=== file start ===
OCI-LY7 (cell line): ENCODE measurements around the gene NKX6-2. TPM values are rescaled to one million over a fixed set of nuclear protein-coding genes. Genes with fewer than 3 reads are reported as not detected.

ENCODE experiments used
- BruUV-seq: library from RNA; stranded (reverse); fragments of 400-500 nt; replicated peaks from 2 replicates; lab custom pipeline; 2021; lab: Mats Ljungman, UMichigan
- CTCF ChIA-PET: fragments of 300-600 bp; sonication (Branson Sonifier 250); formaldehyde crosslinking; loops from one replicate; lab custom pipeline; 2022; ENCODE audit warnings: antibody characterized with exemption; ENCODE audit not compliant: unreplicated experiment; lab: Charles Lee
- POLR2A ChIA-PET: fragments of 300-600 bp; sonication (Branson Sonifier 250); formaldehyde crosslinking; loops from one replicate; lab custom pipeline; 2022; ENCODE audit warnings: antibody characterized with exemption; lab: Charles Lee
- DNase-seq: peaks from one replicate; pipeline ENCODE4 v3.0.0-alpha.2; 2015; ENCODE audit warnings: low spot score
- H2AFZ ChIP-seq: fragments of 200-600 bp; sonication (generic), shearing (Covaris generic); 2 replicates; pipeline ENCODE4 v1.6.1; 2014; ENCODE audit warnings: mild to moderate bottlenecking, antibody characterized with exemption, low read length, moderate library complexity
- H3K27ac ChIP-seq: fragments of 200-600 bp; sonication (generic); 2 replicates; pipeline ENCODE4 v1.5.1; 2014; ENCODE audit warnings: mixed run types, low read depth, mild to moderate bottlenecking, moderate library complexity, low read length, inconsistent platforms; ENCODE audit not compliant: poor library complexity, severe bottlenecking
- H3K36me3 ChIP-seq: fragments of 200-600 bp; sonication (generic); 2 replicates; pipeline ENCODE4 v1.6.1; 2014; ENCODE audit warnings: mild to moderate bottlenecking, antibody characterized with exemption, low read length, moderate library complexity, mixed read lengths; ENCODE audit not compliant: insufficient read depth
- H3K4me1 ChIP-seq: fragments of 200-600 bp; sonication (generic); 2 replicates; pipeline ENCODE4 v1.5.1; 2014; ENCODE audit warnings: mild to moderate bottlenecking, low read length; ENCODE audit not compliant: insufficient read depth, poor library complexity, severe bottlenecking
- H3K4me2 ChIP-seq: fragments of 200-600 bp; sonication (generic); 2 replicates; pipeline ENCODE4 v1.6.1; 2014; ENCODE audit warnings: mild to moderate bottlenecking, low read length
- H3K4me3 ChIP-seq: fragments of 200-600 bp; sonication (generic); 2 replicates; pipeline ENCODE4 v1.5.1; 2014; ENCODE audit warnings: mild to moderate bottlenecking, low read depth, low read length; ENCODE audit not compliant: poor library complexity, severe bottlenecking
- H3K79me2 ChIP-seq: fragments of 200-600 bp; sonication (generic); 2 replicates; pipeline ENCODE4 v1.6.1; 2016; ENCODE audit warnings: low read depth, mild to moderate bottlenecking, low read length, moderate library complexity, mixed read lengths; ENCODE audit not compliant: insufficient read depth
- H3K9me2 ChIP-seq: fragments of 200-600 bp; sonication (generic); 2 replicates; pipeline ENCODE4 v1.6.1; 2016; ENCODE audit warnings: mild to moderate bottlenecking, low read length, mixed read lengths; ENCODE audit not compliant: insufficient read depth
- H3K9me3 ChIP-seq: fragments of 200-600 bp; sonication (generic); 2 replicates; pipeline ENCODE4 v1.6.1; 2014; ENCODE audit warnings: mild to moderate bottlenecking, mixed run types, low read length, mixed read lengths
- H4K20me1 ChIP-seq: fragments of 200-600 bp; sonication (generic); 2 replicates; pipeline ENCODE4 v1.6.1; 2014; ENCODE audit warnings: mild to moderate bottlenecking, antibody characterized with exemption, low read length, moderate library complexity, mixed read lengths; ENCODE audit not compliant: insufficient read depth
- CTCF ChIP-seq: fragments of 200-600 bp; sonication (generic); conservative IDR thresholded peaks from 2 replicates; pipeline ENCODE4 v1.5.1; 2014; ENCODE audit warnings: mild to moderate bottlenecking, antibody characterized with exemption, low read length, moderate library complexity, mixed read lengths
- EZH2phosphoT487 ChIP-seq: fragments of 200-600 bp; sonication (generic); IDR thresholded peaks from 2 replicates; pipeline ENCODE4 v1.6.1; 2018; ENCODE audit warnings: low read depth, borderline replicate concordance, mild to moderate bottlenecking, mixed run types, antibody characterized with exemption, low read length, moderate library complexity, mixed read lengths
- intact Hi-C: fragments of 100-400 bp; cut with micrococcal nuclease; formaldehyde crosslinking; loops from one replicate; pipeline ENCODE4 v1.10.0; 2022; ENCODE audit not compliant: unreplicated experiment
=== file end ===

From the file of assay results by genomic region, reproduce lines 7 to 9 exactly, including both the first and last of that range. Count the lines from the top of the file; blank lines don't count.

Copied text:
- H2AFZ ChIP-seq: fragments of 200-600 bp; sonication (generic), shearing (Covaris generic); 2 replicates; pipeline ENCODE4 v1.6.1; 2014; ENCODE audit warnings: mild to moderate bottlenecking, antibody characterized with exemption, low read length, moderate library complexity
- H3K27ac ChIP-seq: fragments of 200-600 bp; sonication (generic); 2 replicates; pipeline ENCODE4 v1.5.1; 2014; ENCODE audit warnings: mixed run types, low read depth, mild to moderate bottlenecking, moderate library complexity, low read length, inconsistent platforms; ENCODE audit not compliant: poor library complexity, severe bottlenecking
- H3K36me3 ChIP-seq: fragments of 200-600 bp; sonication (generic); 2 replicates; pipeline ENCODE4 v1.6.1; 2014; ENCODE audit warnings: mild to moderate bottlenecking, antibody characterized with exemption, low read length, moderate library complexity, mixed read lengths; ENCODE audit not compliant: insufficient read depth